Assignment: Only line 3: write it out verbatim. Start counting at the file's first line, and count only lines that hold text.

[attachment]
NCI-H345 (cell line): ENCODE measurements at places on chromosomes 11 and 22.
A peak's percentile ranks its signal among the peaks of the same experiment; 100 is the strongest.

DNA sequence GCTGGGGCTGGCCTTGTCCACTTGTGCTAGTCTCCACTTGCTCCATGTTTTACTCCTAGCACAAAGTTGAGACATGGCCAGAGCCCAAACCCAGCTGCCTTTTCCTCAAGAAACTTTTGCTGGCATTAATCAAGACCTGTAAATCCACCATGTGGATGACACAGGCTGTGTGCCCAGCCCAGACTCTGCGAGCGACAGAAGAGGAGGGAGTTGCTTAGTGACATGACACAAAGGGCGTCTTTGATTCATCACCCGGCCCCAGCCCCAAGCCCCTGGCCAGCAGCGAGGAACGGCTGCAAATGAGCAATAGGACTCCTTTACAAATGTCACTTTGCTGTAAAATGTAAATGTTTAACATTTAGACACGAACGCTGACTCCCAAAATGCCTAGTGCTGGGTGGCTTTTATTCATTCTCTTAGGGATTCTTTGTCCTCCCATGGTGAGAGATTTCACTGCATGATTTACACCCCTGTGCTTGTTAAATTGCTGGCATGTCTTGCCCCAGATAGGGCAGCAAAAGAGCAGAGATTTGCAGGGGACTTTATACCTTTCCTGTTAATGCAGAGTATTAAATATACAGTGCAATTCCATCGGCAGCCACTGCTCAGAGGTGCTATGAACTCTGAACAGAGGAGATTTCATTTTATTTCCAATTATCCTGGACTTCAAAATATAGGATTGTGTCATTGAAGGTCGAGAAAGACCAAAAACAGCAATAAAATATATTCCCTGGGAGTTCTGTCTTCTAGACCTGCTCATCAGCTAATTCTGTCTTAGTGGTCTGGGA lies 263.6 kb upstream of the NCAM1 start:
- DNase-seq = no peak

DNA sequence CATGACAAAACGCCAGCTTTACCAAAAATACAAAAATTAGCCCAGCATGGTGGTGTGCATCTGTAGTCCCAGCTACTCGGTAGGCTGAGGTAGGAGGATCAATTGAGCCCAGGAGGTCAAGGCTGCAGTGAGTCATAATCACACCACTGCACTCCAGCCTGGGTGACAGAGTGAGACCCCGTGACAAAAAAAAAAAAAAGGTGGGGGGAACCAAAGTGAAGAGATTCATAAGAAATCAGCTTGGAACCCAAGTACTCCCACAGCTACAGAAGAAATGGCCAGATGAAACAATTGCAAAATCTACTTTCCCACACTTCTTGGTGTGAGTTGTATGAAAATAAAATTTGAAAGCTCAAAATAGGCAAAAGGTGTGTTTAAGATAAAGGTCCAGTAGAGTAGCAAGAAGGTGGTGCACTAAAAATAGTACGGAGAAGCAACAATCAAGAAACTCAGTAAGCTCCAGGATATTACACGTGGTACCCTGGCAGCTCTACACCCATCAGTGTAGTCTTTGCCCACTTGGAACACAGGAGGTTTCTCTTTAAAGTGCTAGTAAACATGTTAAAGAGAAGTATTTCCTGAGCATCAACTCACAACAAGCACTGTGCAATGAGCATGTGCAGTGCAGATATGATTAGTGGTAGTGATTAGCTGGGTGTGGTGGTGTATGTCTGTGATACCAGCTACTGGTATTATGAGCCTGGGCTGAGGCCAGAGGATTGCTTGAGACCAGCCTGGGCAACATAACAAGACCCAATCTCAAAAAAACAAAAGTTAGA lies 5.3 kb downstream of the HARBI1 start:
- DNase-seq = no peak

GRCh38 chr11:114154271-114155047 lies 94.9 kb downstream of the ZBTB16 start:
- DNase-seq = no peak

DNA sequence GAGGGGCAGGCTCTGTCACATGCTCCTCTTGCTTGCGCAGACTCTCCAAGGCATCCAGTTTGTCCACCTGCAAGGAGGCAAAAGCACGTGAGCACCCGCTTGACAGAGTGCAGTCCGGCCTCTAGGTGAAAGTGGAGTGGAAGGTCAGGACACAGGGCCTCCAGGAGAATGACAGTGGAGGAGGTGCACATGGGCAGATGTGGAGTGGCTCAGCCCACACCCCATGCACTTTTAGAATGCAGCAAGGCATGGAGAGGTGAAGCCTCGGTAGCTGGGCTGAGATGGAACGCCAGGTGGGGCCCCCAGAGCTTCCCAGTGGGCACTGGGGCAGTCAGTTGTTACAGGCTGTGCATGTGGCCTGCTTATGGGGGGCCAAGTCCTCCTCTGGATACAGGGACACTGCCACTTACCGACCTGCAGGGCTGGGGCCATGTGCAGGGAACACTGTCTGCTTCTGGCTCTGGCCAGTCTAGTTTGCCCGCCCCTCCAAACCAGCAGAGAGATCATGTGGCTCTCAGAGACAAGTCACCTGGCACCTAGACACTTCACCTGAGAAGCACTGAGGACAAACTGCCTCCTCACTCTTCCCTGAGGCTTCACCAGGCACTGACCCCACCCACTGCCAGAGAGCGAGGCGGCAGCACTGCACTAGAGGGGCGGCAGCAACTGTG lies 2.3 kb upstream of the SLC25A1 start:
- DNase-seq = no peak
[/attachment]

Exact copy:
DNA sequence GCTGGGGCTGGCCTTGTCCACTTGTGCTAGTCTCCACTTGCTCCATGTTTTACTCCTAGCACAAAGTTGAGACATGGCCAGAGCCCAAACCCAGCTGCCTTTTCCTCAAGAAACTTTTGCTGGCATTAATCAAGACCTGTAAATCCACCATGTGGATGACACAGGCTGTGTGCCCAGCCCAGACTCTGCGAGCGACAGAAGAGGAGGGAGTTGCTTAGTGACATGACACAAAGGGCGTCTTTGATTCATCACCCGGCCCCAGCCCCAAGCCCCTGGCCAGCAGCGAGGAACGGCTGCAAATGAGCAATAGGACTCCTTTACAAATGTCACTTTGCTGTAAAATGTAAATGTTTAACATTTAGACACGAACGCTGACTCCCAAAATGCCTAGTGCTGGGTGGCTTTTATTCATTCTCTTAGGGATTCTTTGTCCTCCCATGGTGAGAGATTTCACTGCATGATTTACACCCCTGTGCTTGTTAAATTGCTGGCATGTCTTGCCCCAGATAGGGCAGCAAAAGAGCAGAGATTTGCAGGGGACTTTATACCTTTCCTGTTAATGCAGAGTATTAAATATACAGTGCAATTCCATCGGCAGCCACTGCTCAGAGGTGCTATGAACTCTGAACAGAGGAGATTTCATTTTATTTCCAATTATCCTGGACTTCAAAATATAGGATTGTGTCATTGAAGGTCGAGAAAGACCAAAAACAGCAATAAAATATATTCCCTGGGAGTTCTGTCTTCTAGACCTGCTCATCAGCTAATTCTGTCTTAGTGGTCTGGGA lies 263.6 kb upstream of the NCAM1 start: